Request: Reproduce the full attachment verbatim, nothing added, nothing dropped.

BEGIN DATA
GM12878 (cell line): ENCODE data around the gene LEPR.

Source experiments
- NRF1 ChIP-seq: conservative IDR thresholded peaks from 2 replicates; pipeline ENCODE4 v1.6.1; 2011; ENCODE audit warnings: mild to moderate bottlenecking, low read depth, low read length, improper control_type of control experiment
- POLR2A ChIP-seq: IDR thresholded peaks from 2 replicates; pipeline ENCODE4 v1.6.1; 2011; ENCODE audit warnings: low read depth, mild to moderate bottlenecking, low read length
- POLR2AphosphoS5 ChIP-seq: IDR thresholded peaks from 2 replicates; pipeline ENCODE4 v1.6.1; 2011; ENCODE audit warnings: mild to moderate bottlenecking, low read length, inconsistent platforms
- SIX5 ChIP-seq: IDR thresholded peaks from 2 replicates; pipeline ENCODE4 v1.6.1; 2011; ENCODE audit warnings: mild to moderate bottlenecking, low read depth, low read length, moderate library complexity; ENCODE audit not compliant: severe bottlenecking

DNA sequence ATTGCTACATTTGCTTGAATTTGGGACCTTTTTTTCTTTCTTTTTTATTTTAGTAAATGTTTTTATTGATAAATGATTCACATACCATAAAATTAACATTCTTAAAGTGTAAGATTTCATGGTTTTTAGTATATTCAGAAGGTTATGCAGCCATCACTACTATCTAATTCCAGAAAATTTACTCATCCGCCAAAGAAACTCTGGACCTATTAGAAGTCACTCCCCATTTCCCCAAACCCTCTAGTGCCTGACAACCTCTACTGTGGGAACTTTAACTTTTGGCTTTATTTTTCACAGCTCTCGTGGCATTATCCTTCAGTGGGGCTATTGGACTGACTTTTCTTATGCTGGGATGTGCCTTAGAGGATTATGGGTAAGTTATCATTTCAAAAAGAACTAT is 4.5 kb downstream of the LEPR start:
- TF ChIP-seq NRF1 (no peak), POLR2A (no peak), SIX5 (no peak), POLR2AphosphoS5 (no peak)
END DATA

GM12878 (cell line): ENCODE data around the gene LEPR.

Source experiments
- NRF1 ChIP-seq: conservative IDR thresholded peaks from 2 replicates; pipeline ENCODE4 v1.6.1; 2011; ENCODE audit warnings: mild to moderate bottlenecking, low read depth, low read length, improper control_type of control experiment
- POLR2A ChIP-seq: IDR thresholded peaks from 2 replicates; pipeline ENCODE4 v1.6.1; 2011; ENCODE audit warnings: low read depth, mild to moderate bottlenecking, low read length
- POLR2AphosphoS5 ChIP-seq: IDR thresholded peaks from 2 replicates; pipeline ENCODE4 v1.6.1; 2011; ENCODE audit warnings: mild to moderate bottlenecking, low read length, inconsistent platforms
- SIX5 ChIP-seq: IDR thresholded peaks from 2 replicates; pipeline ENCODE4 v1.6.1; 2011; ENCODE audit warnings: mild to moderate bottlenecking, low read depth, low read length, moderate library complexity; ENCODE audit not compliant: severe bottlenecking

DNA sequence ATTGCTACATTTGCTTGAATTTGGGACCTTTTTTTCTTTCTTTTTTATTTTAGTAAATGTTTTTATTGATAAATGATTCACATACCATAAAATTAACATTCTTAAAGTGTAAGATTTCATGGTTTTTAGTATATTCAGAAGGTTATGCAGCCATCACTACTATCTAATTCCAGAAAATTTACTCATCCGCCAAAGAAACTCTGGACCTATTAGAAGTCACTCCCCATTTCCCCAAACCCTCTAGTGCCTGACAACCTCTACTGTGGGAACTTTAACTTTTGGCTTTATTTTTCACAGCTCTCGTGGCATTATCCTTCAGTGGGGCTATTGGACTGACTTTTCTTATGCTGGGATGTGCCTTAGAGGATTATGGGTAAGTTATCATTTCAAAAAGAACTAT is 4.5 kb downstream of the LEPR start:
- TF ChIP-seq NRF1 (no peak), POLR2A (no peak), SIX5 (no peak), POLR2AphosphoS5 (no peak)